Not long ago, a city hall staffer and I were discussing the fractious reputation the county board of commissioners has earned for itself over the past two years. Both of us being fans of the idea that local government can be a force for good in people's lives, we were pretty bummed out that the county commissioners had allowed their professional disagreements to become personal squabbles, and then highly public and embarrassing shit-throwing matches—which don't just reflect poorly on Multnomah County, but on local government as a whole.

The weird thing, the staffer said, is that at city hall, which deals with far more contentious and divisive issues on a weekly basis, commissioners have the ability to duke it out in council chambers, vote, and then—no matter how bloody their disagreements might have been—continue their congenial relationships, even (gasp!) hanging out over drinks.

"It's just business, you know?" the staffer said.

Business indeed. Like the business of additional city funding for the OHSU aerial tram—a fight that for weeks has promised to get absolutely, uncharacteristically filthy. In one corner are City Commissioners Randy Leonard (who's threatened to pull up a truck and tear the unfinished tram down himself) and Erik Sten—who really, really don't want to give any more cash to the tram. In the other corner, Mayor Tom Potter and Commissioner Sam Adams, who just want the thing done, even if it takes $5 million more. And in the middle is Commissioner Dan Saltzman—the swing vote who got swung by the mayor.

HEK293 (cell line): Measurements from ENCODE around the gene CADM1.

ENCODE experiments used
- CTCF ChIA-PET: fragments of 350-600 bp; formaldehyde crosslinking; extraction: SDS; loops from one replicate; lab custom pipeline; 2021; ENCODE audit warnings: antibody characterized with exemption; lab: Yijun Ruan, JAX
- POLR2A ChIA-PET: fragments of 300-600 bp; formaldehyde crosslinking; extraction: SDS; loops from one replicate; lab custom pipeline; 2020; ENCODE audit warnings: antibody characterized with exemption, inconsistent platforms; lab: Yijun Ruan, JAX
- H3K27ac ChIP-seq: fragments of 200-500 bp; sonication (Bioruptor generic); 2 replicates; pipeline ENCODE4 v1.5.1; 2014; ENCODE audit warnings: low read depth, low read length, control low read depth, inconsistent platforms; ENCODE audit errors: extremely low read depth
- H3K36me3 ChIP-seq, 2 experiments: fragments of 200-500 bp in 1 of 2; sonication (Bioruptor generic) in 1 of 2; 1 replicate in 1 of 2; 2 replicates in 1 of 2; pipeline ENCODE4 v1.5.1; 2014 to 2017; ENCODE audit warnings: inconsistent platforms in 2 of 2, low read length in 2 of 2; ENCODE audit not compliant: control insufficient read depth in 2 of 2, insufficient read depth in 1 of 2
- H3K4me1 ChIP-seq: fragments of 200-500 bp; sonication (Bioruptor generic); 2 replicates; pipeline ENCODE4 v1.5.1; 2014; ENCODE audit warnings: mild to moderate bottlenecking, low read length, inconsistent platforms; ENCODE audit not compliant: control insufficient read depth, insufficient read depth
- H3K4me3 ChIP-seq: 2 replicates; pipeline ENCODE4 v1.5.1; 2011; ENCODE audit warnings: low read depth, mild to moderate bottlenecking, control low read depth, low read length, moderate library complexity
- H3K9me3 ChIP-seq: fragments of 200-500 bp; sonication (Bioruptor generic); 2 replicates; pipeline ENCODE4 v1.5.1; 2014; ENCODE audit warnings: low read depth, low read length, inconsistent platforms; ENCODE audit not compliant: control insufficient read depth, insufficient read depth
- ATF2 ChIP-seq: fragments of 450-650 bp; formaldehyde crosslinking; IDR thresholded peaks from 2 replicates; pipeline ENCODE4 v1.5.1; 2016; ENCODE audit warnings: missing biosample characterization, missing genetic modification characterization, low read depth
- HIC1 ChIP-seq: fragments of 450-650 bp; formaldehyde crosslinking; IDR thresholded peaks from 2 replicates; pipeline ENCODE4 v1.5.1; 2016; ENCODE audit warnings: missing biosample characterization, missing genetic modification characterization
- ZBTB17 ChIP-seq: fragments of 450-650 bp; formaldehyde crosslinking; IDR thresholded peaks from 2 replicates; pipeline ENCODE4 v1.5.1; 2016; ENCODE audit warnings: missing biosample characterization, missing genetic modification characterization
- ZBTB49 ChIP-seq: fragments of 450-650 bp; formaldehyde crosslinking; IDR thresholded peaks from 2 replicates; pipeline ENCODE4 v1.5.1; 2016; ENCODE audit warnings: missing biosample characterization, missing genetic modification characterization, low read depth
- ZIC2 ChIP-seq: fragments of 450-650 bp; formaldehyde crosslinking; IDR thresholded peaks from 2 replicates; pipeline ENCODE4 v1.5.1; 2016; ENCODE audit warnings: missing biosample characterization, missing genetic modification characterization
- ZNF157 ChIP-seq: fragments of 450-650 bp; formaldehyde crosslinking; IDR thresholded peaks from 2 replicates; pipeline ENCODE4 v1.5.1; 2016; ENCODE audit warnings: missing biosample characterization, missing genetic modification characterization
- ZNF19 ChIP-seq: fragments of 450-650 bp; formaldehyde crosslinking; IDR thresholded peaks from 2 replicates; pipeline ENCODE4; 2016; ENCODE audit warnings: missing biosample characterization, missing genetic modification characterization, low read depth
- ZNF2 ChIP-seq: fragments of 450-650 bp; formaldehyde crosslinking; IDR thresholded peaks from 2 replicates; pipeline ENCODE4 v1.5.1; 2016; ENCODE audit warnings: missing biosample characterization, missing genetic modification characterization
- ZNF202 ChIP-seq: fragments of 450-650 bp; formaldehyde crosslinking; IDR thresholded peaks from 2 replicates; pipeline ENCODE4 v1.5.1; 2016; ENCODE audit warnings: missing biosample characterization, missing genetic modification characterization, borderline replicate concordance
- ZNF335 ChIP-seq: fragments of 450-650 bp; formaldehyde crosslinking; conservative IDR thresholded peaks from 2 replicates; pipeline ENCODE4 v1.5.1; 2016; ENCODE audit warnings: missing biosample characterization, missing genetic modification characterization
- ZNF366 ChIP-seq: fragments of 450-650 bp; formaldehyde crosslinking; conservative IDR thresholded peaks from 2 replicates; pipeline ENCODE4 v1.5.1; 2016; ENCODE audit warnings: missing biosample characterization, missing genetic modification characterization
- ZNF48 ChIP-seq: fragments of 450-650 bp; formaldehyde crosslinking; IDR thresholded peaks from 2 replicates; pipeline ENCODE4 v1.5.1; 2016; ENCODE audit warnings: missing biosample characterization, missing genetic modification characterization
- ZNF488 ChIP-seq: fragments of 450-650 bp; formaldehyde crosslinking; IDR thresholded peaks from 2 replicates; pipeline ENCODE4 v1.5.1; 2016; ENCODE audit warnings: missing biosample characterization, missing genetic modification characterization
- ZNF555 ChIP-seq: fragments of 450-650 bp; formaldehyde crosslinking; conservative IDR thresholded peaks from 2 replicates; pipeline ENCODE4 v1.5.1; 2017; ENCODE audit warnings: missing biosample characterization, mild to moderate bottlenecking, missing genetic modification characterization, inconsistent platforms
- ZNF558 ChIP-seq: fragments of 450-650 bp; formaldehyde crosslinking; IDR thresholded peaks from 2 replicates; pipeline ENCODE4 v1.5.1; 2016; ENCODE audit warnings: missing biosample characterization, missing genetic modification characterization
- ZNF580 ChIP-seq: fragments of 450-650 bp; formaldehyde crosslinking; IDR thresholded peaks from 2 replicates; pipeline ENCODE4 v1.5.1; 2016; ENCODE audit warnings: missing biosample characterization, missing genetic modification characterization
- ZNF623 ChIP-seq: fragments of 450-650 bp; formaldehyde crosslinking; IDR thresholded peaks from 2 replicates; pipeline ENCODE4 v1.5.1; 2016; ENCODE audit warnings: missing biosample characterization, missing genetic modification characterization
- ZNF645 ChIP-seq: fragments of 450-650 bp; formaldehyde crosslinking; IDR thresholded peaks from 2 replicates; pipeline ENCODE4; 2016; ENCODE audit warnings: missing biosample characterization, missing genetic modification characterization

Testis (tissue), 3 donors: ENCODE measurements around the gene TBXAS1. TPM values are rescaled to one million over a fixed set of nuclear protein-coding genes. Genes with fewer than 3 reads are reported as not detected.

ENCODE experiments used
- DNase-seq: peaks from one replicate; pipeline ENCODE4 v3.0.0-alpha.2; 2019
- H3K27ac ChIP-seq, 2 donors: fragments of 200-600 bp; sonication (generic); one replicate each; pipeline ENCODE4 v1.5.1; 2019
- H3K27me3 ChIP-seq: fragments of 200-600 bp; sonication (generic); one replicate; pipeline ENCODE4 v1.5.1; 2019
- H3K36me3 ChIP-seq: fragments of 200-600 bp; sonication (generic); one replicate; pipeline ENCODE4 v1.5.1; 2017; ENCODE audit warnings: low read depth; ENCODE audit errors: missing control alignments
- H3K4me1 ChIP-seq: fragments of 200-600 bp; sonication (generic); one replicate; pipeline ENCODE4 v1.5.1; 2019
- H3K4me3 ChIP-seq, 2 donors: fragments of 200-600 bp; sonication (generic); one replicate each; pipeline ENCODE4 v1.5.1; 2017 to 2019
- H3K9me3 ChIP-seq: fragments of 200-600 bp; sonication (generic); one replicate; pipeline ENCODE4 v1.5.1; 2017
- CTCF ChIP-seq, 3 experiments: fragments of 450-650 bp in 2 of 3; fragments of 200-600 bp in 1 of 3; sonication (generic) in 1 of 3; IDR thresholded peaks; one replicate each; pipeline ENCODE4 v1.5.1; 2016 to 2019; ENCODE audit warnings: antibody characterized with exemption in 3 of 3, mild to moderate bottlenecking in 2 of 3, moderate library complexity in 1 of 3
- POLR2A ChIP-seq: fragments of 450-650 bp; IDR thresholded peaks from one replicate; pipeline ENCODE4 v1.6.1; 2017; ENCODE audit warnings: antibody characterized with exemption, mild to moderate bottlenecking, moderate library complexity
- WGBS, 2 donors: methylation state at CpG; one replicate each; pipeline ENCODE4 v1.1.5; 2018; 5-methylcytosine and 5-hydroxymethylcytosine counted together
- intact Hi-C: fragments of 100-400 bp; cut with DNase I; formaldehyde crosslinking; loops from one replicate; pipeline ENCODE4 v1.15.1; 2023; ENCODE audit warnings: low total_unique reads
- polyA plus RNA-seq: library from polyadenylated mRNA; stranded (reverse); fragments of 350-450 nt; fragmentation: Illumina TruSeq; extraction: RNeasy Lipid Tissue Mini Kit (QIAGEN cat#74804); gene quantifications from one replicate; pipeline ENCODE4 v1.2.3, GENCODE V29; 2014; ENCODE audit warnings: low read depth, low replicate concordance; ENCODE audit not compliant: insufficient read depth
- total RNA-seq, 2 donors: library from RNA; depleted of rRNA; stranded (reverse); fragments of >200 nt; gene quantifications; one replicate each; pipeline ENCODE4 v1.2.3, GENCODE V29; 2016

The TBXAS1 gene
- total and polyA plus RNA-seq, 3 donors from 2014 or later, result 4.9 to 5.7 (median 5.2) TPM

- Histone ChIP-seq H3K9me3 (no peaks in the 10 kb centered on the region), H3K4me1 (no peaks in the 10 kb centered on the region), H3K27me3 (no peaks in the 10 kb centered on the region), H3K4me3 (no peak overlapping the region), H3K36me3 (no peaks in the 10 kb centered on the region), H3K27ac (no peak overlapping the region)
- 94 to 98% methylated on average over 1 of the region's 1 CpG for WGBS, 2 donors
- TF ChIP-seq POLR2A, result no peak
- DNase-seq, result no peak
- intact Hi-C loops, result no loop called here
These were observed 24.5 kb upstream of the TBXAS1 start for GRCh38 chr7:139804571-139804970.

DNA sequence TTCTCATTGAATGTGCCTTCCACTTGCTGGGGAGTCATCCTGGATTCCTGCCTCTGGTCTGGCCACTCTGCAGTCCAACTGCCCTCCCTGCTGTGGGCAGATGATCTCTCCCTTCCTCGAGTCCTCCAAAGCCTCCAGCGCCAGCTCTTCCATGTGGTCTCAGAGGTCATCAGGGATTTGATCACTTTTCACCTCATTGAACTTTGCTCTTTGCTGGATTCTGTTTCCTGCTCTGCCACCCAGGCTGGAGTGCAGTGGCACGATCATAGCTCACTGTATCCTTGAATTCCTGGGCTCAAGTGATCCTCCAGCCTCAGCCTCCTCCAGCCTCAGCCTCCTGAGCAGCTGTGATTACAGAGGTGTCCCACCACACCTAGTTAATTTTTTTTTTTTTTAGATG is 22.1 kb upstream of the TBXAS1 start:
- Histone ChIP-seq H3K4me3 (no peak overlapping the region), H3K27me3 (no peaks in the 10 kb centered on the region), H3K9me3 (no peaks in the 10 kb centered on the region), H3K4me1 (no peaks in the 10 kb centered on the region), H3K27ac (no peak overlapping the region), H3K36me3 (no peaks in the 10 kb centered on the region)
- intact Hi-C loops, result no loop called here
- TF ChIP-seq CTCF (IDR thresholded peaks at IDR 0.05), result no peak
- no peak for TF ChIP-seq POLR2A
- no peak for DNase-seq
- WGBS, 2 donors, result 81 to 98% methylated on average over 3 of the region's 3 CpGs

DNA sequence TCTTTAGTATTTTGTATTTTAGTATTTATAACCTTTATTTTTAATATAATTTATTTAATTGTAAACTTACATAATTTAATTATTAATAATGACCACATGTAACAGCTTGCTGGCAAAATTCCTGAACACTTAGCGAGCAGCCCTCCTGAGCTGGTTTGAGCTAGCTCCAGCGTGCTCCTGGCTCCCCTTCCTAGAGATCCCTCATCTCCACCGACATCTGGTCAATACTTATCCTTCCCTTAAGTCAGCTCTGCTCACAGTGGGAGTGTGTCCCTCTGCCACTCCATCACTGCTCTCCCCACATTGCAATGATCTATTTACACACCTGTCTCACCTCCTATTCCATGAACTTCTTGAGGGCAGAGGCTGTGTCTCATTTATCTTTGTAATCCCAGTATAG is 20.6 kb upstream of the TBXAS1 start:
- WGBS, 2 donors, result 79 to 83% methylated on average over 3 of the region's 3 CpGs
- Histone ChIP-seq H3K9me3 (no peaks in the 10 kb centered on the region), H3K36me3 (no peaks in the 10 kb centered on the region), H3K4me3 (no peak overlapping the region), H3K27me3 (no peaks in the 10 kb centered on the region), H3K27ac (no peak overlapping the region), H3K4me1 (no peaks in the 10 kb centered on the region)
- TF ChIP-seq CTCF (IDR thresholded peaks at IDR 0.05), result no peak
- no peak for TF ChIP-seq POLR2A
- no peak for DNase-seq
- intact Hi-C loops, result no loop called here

So last Wednesday, April 12, when the public discussion began on the Portland Development Commission's plan to throw more city money into the project, the stage was set for an all-out war—with firebrand Leonard gunning for flip-flop Saltzman. Unfortunately, the whole thing turned out to be more of a tickle fight. Leonard was out of town, traipsing through uncharted wilderness, but he was piped into chambers via cell phone, his disembodied voice creating a very eerie feeling that he was everywhere.

Perhaps if he'd been there in person, the fighting firefighter would've come out swinging. Instead, he cracked some jokes, spoke his peace, and then hung up.

Ultimately, the tram funding will be approved, and Leonard and Sten will have lost the battle—thanks to Saltzman. Not that there will be any bad blood because, after all, it's just business.

Tell me your secrets: smoore@portlandmercury.com or via AIM at smooremercury